Prague police have charged the controversial lobbyist Roman Janoušek with menacing behaviour due to intoxication as well as grievous bodily harm. On Friday, Mr Janoušek crashed his Porsche into another car in Prague 4, then hit its driver as he attempted to flee. The news came as the construction tycoon already found himself in the headlines due to a scandal over leaked wire taps of conversations between him and former mayor of Prague Pavel Bém.
Over the weekend, headlines in the Czech media were dominated by one of the most controversial figures in Prague: powerful businessman and lobbyist Roman Janoušek. The 43- year-old was arrested late Friday morning after crashing into a car and injuring its 51-year-old driver, who, reports suggest, was trying to stop him from hitting other vehicles. According to eyewitnesses, the lobbyist proceeded to at first drive and then run away from the site of the accident. The injured woman is currently being treated at hospital.
There is no doubt that Mr Janoušek was intoxicated during the incident: A subsequent blood test found he had a high level of blood alcohol. But, in a breach of standard procedure, he was interrogated by police without first being put in a drunk tank, then let go after several hours. Many have slammed the police for their conduct and have labelled these procedures highly unusual. Among them is political analyst Jiří Pehe.
“We have seen, unfortunately, that police really treat some people in a different way than others. The same standards do not apply for everyone. That is potentially devastating for the notion of democracy in this country, which has already been shaken by many other scandals.”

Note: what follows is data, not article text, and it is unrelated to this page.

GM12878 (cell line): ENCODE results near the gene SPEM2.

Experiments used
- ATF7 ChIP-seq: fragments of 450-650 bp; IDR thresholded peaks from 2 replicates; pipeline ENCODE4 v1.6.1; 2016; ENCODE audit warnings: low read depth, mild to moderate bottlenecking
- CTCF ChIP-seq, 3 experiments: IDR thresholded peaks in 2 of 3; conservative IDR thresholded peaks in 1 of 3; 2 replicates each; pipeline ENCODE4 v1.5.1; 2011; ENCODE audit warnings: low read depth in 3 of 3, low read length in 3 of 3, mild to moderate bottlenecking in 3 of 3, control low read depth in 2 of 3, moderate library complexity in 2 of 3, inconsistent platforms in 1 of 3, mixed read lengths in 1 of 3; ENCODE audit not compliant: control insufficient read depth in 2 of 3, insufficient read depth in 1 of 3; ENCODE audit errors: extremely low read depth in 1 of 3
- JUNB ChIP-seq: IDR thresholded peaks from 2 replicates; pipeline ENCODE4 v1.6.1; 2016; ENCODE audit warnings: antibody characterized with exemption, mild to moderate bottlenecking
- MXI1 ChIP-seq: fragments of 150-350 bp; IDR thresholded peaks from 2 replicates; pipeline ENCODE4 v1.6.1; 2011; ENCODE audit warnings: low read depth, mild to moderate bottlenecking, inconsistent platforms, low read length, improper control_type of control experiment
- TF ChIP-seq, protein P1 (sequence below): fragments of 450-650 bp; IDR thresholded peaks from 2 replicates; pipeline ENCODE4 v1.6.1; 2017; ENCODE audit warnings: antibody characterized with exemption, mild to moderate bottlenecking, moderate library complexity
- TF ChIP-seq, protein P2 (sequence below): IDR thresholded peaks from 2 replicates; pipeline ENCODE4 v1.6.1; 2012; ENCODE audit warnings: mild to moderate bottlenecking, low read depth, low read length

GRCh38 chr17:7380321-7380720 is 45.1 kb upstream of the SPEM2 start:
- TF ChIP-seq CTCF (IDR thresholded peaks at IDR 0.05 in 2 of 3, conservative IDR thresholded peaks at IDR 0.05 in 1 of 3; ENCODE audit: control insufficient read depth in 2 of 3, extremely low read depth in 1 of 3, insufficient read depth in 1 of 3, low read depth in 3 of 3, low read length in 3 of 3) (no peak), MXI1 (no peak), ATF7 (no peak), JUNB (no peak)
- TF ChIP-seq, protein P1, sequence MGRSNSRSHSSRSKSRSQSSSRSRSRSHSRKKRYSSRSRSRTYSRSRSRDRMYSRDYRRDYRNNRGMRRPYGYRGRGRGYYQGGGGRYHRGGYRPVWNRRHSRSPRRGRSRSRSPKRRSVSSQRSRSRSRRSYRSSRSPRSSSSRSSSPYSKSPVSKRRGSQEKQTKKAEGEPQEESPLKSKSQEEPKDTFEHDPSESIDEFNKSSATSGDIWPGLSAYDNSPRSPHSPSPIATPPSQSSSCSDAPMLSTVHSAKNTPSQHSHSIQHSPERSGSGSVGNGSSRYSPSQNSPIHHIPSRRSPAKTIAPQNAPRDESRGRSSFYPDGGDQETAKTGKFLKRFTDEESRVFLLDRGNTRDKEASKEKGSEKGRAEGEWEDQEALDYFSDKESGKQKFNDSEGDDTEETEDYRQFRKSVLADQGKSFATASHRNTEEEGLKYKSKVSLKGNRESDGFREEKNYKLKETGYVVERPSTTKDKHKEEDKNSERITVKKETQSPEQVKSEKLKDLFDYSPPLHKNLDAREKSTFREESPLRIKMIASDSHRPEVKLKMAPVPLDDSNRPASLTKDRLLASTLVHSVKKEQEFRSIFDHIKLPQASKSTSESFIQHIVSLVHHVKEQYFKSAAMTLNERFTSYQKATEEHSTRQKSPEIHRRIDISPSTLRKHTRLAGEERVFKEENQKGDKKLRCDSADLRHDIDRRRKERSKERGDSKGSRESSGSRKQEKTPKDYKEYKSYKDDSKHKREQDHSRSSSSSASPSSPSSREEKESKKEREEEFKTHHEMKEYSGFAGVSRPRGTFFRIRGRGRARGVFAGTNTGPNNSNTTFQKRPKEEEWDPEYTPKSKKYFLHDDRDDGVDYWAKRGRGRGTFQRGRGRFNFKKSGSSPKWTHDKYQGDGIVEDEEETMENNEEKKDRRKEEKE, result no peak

Mr Janoušek’s arrest came fresh on the heels of a highly publicized scandal that unfolded last week, following the publication of leaked wiretaps by the daily Mladá fronta dnes. In the recordings, the construction tycoon addresses former Prague mayor Pavel Bém with the nickname “kolibřík” (“hummingbird” in English) while discussing the city’s zoning plans and the sale of city property. The conversations, and the numerous apparent uses of code words, shed fresh light on the inner workings of Prague City Hall, already perceived by many as a hotbed of corruption and cronyism. Analyst Pehe believes Mr Janoušek’s influence may be even more far-reaching than the most recent phone leaks indicate.
“The relations of Mr Janoušek and some other shadowy figures who profit from connections to politicians may be much more extensive and involve many more people than just Mr Bém. So the efforts to limit damage by the Civic Democrats, claiming it was his private affair, are doomed. Simply because Mr Janoušek was on good terms with many people, not just from that party and not just in Prague. I am also afraid that he also exercised a lot of influence over the state attorney’s office in Prague and police, which could be an explanation for why he was treated the way he was after a hit-and-run accident.”
The Prague chapter of the Civic Democrats, of which Mr Bém is a member, has been holding a meeting to discuss the matter on Monday. Its leader, current Prague Mayor Bohuslav Svoboda, has said that while he does not wish to expel him from the party, Mr Bém should consider voluntarily giving up his membership. Meanwhile, Mr Janoušek could face a prison sentence of up to ten years if convicted of the most serious charges related to Friday’s drunk-driving incident.